Williamsburg – Research Heaven! I was able to step into the lives of my characters. I visited the Blacksmith, Wetherburn’s Tavern, the Apothecary, the Silversmith, the Milliner, the Cabinetmaker/Joiner, and theCooper. But, the two shops that fascinated me were the Printing Office and Bindery.
Imagine your book being printed back in the 18th century. The Printer would first line row after row of size 10 font type, from right to left, in the printing press. One sheet of paper could hold about six pages (~8 X 6 inches) of font on each side. If the ink and print are already in place, two people can print 100 sheets of paper per hour on one press.
Once the pages are pressed, they are sent to the Bindery where they are folded, lining the margins and numbers just right. Then the three exterior edges are cut to size and smoothed out until there is a slight gloss. For paperback, the pages are sewn together along the spine. Otherwise, the Binder uses a flour paste to bind the book to a dyed sheet of paper or to a leatherback. It is an amazing process.
During my stay, I also visited Jamestown where I went aboard the three ship replicas: the Susan Constant, Godspeed, and Discovery. I also wandered through the life the settlers lived in the fort and even handled the types of swords my characters use throughout my novels.
Though wandering Williamsburg during the day is fun, the night activities are most interesting. The Tavern Ghost Walk was the least thrilling of all the tours I participated in. The group merely wandered the streets as the guild told us ghost stories the employees experienced firsthand. Now, I might have actually seen a ghost on this tour. He was standing on the balcony of the Capital Building, leaning on the rail. He had a black wig and a black tail coat. He was only there for a second. However, it also could have been that half pint of ale I had before the tour.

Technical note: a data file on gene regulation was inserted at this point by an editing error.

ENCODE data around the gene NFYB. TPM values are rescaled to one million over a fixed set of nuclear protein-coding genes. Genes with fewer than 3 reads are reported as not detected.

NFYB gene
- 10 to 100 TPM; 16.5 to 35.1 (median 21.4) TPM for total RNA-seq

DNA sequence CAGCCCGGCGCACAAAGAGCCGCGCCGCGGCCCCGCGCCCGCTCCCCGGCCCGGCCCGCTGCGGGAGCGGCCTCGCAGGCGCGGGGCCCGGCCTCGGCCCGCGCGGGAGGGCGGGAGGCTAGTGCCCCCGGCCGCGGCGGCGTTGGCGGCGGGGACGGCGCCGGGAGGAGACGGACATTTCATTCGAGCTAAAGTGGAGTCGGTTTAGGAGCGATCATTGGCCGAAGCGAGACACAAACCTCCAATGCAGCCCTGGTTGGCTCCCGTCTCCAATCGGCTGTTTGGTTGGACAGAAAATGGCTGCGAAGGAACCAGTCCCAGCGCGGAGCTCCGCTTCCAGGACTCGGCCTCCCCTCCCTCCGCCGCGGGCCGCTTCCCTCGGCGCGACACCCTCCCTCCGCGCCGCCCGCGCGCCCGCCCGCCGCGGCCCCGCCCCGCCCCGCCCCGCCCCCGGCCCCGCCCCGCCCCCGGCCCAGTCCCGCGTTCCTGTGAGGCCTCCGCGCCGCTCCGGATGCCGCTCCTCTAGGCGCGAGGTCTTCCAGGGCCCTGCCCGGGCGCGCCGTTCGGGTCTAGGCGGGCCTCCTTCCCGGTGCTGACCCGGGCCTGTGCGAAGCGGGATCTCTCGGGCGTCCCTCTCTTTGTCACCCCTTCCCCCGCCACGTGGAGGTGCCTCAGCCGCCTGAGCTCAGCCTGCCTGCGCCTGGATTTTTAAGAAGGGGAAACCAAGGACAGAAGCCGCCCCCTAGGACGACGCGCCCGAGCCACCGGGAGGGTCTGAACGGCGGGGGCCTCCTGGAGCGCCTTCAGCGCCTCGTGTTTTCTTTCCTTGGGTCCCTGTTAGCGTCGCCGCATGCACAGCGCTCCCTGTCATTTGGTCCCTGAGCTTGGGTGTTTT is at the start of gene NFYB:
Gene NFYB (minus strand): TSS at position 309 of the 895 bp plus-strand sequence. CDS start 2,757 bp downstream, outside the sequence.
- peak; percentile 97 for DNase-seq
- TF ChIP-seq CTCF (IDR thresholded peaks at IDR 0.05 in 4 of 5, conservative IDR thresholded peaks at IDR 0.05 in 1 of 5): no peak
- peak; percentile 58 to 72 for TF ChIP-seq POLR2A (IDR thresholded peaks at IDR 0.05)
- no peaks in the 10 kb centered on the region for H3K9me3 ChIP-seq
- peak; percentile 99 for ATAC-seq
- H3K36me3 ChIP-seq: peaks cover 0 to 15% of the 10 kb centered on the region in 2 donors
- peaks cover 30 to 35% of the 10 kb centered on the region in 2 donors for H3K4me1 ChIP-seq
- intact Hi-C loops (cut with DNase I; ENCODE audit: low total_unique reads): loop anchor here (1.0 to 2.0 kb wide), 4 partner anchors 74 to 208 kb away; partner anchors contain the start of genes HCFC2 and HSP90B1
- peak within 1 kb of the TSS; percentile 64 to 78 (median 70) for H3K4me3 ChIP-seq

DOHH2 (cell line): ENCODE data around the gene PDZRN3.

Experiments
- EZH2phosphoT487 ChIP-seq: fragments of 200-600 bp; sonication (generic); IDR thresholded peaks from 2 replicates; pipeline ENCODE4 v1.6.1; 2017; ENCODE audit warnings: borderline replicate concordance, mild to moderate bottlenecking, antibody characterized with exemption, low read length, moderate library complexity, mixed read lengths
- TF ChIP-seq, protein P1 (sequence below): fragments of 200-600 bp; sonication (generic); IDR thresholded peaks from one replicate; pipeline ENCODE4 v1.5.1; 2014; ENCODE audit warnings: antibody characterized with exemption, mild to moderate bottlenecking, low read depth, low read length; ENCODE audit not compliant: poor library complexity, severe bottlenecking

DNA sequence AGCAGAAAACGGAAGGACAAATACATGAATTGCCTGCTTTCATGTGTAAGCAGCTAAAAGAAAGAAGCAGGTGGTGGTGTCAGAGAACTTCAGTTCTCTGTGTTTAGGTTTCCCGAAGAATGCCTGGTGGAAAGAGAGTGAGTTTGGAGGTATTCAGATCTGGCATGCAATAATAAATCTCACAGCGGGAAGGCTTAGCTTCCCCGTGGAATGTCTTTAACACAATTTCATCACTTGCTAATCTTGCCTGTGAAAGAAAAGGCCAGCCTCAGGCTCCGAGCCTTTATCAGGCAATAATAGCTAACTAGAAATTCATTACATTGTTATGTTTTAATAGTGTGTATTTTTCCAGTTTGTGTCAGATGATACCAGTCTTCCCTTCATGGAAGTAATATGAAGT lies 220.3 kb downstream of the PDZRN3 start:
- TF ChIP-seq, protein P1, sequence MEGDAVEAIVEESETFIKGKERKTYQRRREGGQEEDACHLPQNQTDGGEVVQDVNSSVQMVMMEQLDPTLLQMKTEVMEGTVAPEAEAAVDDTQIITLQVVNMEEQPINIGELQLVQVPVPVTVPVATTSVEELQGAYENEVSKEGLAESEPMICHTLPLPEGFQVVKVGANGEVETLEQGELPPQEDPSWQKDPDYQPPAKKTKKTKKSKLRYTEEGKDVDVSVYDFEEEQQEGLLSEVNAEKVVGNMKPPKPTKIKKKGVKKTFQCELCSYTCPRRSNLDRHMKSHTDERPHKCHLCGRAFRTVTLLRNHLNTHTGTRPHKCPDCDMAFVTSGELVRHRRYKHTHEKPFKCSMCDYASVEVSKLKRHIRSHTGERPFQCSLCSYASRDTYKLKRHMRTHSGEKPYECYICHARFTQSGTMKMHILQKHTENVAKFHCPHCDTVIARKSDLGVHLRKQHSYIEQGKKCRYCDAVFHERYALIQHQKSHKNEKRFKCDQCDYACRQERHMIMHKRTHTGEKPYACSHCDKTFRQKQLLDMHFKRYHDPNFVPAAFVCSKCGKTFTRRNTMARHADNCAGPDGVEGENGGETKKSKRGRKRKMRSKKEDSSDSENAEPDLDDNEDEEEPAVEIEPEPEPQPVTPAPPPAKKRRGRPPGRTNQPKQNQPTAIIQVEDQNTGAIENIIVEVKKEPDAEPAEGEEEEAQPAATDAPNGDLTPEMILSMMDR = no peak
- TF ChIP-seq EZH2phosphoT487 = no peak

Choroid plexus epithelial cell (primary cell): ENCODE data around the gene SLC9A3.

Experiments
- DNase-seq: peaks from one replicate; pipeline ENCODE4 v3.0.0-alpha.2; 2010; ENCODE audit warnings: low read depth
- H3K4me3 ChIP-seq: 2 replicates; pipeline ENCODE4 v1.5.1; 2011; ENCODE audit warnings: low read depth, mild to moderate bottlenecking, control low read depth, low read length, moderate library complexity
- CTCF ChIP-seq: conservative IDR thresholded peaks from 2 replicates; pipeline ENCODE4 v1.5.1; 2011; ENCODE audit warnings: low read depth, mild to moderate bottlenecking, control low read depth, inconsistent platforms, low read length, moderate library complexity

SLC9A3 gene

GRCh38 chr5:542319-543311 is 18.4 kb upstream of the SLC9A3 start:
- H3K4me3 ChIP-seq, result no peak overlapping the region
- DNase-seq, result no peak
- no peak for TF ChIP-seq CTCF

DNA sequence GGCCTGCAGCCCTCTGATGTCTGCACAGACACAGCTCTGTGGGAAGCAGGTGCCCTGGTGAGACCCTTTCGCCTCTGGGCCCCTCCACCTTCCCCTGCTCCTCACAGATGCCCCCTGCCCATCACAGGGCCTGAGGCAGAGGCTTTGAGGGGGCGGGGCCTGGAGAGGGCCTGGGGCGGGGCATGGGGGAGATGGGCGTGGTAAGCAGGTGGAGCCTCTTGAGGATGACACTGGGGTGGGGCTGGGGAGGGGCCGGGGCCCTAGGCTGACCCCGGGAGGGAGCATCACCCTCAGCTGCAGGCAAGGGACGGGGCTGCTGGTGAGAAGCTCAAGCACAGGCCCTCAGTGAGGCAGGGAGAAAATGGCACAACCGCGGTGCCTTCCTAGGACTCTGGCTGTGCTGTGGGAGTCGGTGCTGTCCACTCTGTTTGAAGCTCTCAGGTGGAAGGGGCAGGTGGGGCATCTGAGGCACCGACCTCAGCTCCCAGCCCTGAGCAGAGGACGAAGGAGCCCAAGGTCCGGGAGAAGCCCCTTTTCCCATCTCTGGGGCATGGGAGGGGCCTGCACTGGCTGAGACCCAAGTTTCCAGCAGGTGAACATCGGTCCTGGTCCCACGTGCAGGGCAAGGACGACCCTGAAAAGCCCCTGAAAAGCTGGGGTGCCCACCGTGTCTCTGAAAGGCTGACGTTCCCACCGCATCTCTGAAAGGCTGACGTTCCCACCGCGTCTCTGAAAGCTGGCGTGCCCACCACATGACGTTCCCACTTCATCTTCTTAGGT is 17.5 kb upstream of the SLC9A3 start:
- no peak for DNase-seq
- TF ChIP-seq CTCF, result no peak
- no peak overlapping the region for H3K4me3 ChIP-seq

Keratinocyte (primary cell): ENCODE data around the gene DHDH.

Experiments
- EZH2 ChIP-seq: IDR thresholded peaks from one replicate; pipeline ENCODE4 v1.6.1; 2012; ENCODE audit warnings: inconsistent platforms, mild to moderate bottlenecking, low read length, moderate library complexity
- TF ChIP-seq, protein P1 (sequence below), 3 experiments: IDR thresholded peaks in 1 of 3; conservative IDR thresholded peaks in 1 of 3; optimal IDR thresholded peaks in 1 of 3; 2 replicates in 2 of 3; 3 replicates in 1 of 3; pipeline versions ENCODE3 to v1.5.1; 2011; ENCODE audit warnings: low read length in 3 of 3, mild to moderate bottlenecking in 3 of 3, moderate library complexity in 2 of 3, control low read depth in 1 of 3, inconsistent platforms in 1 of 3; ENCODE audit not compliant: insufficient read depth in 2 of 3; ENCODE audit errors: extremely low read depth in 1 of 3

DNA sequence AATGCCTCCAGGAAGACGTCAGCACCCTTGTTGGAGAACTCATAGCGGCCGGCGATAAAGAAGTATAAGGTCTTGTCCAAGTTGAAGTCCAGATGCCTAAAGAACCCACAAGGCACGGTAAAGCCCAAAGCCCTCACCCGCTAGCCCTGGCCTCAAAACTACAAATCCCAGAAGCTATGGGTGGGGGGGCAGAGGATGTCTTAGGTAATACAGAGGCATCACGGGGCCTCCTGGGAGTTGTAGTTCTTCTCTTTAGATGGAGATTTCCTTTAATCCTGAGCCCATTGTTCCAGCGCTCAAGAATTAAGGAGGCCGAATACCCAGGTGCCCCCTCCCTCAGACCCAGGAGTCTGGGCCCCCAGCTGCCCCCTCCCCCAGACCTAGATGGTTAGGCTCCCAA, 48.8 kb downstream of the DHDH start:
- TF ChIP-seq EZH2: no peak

The two best tours were the Lanthorn Tour and Pirates Amongst Us. The Lanthorn Tour showed the everyday life of four trades: the Milliner, the Silversmith, the Printing Office, and the Bindery. Pirates Amongst Us was a tour that traveled from the Public Goal (Jail) to the taverns. Along the way, you met up with the ghosts of people and pirates that were betrayed by Blackbeard. They were all actors of course (or were they?).
I also wanted to see Ghosts Amongst Us, but they were sold out.
And, of course, on July 4th the town celebrated our nation’s birth, the Revolutionary War, and our founding fathers. At the end of the day was a wonderful display of fireworks. Happy Independence Day to all!
4 thoughts on “Stepping Back in Time – Williamsburg, Virginia”
I felt as though I was vacationing vicariously through your post! Thank you you sharing so many details and photos.
My husband does a lot of research and writing about 18th century printing and publishing, so I especially enjoyed your descriptions of the Printing Office and Bindery.
What an inspiring trip for you. 🙂 I’ll bet it is giving you a lot of writing ideas.
Oh, how wonderful! Isn’t it neat to be able to visit the places that you have written about in a book? Thank you for sharing your experiences with us 🙂
VERY cool!! We want to get to Williamsburg one of these summers soon…thinking next year…beach, Williamsburg and Busch Gardens! Sounds like a fab vaca!
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